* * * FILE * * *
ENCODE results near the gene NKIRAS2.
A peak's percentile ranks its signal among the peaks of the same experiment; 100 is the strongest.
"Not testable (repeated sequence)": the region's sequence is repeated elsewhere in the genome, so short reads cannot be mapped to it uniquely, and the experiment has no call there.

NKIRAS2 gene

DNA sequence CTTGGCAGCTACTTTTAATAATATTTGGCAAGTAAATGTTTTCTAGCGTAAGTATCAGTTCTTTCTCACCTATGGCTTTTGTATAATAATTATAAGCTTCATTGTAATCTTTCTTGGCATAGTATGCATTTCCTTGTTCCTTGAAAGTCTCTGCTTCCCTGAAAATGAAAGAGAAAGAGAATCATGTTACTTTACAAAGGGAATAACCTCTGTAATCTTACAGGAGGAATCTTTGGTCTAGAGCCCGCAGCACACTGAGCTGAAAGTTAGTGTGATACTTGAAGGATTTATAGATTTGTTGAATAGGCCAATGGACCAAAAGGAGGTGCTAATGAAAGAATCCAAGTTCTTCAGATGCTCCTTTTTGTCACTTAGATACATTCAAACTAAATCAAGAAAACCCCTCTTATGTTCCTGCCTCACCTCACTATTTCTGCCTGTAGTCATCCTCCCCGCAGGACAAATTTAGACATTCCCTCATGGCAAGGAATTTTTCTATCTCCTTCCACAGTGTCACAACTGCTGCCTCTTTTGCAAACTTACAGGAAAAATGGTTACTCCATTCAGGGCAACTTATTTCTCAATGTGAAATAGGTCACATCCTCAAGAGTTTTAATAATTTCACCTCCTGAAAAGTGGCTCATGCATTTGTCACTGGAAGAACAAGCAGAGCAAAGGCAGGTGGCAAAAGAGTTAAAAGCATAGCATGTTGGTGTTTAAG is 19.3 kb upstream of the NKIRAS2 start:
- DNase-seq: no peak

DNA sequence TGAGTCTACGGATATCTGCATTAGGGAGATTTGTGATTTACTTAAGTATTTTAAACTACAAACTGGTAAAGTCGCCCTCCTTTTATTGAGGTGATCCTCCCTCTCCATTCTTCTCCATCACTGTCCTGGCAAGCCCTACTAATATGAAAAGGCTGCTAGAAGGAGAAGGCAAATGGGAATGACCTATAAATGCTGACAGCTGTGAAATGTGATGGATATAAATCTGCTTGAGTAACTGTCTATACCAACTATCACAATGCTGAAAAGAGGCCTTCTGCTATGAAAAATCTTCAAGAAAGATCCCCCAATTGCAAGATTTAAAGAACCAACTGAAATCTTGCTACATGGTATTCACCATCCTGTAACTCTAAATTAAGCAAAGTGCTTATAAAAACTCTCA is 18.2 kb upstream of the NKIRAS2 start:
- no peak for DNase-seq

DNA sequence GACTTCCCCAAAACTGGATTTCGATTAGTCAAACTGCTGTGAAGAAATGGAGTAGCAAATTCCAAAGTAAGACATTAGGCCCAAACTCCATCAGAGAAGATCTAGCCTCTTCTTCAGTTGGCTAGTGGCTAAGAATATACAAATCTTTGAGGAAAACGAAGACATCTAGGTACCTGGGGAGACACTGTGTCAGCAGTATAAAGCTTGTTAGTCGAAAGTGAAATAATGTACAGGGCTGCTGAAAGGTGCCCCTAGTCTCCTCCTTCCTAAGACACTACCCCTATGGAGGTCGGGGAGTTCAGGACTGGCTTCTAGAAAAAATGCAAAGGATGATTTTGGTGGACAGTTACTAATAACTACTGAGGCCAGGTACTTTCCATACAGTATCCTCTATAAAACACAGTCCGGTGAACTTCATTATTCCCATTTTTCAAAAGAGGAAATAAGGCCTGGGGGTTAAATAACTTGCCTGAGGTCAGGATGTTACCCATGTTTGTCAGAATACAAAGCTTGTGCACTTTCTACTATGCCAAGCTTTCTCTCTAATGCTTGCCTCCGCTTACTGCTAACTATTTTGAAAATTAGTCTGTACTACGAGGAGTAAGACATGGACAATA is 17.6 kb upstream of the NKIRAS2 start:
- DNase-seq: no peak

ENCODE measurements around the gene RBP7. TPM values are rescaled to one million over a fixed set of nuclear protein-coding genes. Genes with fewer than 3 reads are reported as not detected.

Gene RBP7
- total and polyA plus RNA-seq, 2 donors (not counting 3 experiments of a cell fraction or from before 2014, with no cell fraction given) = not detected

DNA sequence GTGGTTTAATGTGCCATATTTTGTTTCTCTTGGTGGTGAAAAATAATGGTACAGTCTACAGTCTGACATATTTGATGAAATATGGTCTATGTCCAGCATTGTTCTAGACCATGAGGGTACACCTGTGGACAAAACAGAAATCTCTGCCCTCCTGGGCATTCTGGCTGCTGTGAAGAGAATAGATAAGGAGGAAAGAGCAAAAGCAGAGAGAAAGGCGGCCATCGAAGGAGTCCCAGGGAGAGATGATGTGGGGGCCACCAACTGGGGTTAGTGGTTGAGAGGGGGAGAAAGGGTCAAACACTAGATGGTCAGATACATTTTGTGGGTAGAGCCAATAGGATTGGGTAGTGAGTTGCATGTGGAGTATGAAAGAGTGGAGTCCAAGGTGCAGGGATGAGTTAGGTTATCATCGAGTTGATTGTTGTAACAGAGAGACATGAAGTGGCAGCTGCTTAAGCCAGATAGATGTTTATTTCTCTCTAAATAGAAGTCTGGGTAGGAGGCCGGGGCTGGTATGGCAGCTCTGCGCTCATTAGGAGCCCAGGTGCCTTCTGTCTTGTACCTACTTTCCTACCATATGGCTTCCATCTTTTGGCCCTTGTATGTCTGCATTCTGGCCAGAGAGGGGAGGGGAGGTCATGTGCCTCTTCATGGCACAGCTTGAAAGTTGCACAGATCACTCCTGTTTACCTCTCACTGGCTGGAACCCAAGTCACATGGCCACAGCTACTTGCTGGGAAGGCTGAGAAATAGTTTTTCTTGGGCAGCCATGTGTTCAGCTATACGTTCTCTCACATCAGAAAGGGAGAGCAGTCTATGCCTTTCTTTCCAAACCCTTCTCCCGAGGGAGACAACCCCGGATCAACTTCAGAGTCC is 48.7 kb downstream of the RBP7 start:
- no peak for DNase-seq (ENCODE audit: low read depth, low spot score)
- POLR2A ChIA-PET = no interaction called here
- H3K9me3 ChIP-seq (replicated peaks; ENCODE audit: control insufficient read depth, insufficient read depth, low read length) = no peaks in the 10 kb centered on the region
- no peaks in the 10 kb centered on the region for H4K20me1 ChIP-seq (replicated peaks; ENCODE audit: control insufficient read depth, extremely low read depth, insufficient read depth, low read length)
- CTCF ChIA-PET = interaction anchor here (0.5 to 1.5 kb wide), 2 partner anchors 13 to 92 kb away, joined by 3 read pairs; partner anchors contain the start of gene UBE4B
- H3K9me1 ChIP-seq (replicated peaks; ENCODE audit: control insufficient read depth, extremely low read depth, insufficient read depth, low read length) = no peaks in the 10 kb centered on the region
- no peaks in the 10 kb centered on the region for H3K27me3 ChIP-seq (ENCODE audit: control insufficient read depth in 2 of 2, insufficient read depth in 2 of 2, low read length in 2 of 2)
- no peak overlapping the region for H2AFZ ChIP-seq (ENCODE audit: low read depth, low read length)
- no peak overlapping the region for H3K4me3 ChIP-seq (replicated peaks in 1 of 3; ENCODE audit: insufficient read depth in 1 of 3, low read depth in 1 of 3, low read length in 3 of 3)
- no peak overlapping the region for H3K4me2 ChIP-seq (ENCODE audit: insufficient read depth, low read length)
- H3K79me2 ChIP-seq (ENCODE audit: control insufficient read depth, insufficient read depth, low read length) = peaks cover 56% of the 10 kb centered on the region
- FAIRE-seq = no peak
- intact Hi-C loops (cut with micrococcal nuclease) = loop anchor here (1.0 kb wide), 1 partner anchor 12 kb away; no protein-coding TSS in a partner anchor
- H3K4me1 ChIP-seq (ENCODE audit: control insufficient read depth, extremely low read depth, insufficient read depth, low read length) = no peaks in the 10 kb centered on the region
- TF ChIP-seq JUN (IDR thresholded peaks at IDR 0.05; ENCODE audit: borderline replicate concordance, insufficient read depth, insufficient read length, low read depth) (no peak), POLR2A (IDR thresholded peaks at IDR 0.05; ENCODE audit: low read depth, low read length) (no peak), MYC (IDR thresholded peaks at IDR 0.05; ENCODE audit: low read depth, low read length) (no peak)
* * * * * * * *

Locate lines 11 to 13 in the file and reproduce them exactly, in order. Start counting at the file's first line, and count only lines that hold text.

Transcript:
ENCODE measurements around the gene RBP7. TPM values are rescaled to one million over a fixed set of nuclear protein-coding genes. Genes with fewer than 3 reads are reported as not detected.

Gene RBP7
- total and polyA plus RNA-seq, 2 donors (not counting 3 experiments of a cell fraction or from before 2014, with no cell fraction given) = not detected